Legion is a love letter to art. It is inspired by anything from modernist pop art to old Renaissance masters. The material is very cerebral, and there are many mental planes or periods of time to express visually, so it is a very imaginative show. It is a true exploration of color and light and is a very exciting show to be a part of.

How early did you get involved in the production?
I got involved with Legion starting in Season 2. I work alongside Dana Gonzales, ASC, who established the look of the show in Season one with creator Noah Hawley. My work begins during the production stage when I worked with various directors both prepping and shooting their individual episodes.

Any challenging scenes that you are particularly proud of how it turned out?
Most of the scenes in Legion take a lot of thought to figure out… contextually as well as practically. In Season 2, Episode 2, a lot of the action takes place out in the desert. After a full day, we still had a night shoot to complete with very little time. Instead of taking time to try to light the whole desert, I used one big soft overhead and then lit the scene with flashlights on the character’s guns and headlights of the trucks. I added blue streak filters to create multiple horizontal blue flares from each on-camera source (headlights and flashlights) that provided a very striking lighting approach.

FX’s Legion, Season 2, Episode 2

With the limited hours available, we didn’t have enough time to complete all the coverage we had planned so, instead, we created one very dynamic camera move that started overhead looking down at the trucks and then swooped down as the characters ran out to approach the mysterious object in the scene. We followed the characters in the one move, ending in a wide group shot. With this one master, we only ended up needing a quick reverse POV to complete the scene. The finished product was an inventive and exciting scene that was a product of limitations.

What’s your go-to gear (camera, lens, mount/accessories you can’t live without)?
I don’t really have any go-to gear except a light meter. I vary the equipment I use depending on what story I am telling. LED lights are becoming more and more useful, especially when they are color- and intensity-controllable and battery-operated. When you need just a little more light, these lights are quick to throw in and often save the day!

The ASC: Mentoring and nurturing diversity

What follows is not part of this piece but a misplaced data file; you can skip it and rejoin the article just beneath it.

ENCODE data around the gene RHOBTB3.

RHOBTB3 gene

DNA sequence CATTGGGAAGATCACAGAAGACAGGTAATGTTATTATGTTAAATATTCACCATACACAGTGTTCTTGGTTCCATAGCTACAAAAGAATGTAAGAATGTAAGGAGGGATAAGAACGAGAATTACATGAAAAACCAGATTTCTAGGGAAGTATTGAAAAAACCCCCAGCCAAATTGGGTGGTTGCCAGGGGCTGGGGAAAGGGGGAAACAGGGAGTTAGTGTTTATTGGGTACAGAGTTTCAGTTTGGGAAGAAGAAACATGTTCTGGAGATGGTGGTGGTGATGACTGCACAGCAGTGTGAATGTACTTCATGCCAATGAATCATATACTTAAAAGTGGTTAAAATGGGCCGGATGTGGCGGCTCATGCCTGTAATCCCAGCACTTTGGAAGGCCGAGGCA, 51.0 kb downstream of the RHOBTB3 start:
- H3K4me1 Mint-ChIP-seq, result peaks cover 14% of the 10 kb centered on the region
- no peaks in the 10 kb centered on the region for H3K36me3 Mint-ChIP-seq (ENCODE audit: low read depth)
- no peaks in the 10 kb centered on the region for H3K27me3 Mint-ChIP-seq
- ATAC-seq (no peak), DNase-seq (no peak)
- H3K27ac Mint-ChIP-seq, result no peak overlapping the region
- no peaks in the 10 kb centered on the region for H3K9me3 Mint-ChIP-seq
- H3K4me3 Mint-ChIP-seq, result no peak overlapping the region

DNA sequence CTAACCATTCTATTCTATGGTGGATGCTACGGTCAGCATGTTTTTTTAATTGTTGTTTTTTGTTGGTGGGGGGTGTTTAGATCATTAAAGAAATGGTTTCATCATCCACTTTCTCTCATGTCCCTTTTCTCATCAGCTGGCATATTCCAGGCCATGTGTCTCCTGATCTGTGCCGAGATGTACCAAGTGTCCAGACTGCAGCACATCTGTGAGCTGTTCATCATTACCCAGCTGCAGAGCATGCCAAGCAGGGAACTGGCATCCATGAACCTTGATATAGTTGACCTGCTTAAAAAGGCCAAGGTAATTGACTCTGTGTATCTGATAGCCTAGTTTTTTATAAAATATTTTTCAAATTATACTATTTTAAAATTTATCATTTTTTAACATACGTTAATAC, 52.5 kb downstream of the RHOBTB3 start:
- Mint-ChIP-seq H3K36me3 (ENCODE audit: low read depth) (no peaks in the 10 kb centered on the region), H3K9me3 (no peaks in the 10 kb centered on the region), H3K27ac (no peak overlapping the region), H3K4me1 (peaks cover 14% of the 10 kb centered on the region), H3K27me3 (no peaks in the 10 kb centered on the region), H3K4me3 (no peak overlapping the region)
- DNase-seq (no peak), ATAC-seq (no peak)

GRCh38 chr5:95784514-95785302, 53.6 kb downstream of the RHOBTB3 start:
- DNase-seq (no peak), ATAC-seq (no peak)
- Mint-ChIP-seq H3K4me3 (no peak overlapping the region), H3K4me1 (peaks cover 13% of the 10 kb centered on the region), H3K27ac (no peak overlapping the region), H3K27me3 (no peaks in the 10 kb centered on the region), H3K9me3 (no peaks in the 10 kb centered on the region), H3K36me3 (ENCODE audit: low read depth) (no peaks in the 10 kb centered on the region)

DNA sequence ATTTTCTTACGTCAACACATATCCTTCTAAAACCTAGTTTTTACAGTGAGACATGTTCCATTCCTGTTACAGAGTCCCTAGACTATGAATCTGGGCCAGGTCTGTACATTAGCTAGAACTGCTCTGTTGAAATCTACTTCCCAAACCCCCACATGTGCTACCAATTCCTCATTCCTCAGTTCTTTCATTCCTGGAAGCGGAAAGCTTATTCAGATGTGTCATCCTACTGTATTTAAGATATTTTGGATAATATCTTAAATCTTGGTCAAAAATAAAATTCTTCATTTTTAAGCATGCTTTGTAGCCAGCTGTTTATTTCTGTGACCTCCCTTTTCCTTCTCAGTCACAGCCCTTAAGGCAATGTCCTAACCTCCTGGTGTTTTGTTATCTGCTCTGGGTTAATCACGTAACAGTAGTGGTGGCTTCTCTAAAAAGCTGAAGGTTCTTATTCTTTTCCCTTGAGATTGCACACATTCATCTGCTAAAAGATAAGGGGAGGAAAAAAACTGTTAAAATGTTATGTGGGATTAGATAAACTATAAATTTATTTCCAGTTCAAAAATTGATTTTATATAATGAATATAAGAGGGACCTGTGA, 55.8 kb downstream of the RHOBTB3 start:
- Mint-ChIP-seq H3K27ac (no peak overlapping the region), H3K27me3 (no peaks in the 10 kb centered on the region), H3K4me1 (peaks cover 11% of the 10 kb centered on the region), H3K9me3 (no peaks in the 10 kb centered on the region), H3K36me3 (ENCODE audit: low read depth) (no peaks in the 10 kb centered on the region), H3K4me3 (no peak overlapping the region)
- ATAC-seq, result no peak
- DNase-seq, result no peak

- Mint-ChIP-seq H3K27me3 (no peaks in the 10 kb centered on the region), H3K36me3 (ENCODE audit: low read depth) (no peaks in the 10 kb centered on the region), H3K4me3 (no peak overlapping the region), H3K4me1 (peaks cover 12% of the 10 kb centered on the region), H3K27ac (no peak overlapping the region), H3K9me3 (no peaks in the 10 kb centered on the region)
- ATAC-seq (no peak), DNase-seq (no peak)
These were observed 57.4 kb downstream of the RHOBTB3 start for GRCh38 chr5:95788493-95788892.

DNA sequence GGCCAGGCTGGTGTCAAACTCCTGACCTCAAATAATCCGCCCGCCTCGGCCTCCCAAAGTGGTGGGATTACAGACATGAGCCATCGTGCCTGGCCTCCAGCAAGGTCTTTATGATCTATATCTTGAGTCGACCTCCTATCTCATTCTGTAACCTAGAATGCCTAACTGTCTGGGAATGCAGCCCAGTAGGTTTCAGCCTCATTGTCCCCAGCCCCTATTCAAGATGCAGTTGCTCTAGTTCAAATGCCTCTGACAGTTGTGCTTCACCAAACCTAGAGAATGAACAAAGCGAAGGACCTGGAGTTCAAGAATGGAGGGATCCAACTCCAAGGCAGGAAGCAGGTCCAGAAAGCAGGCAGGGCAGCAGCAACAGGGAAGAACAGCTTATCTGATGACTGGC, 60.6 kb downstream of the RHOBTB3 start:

Cynthia Pusheck, ASC, co-chairs the ASC Vision Committee, along with John Simmons, ASC. Working together they focus on encouraging and supporting the advancement of underrepresented cinematographers, their crews and other filmmakers. They hope their efforts inspire others in the industry to help positive change through hiring talent that better reflects society.

In addition to her role on the ASC Vision Committee, Pusheck is a VP of the ASC board. She became a member in 2013. Her credits include Sacred Lies, Good Girls Revolt, Revenge and Brothers & Sisters. She is currently shooting Limetown for Facebook Watch.

To find out more about their work, we reached out to Pusheck.

Can you talk about what the ASC Vision Committee has done since its inception? What it hopes to accomplish?
The ASC Vision Committee was formed in January 2016 as a way for the ASC to actively support those who face unique hurdles as they build their cinematography careers. We’ve held three full-day diversity events, and some individual panel discussions.

We’ve also awarded a number of scholarships to the ASC Master Class and will continue awarding a handful each year. Our mentorship program is getting off the ground now with many ASC members offering to give time to young DPs from underrepresented groups. There’s a lot more that John Simmons (my co-chair) and our committee members want to accomplish, and with the support of the ASC staff, board members and president, we will continue to push things forward.

(L-R) Diversity Day panel: Rebecca Rhine, Dr. Stacy Smith, Alan Caso, Natasha Foster-Owens, Xiomara Comrie, Tema Staig, Sarah Caplan.

The word “progress” has always been part of the ASC mission statement. So, with the goal of progress in mind, we redesigned an ASC red lapel pin and handed it out at the ASC Awards earlier this year (#ASCVision). We wanted to use it to call attention to the work of our committee and to encourage our own community of cinematographers and camera people to do their part. If directors of photography and their department heads (camera, grip and set lighting) hire with inclusivity in mind, then we can change the face of the industry.

What do you think is contributing to more females becoming interested in camera crew careers? What are you seeing in terms of tangible developments?
Gender inequality in this industry has certainly gotten a lot of attention the last few years, which is fantastic but despite all that attention, the actual facts and figures don’t show as much change as you’d think.

The percentage of women or people of color shooting movies and TV shows hasn’t really changed much. There certainly is a lot more “content” getting produced for TV, and that has been great for many of us, and it’s a very exciting time. But, we have a long way to go still.

What’s very hopeful, though, is that more producers and studios are really pushing for inclusivity. That means hiring more women and people of color in positions of leadership, and encouraging their crews to bring more underrepresented crew members onto the production.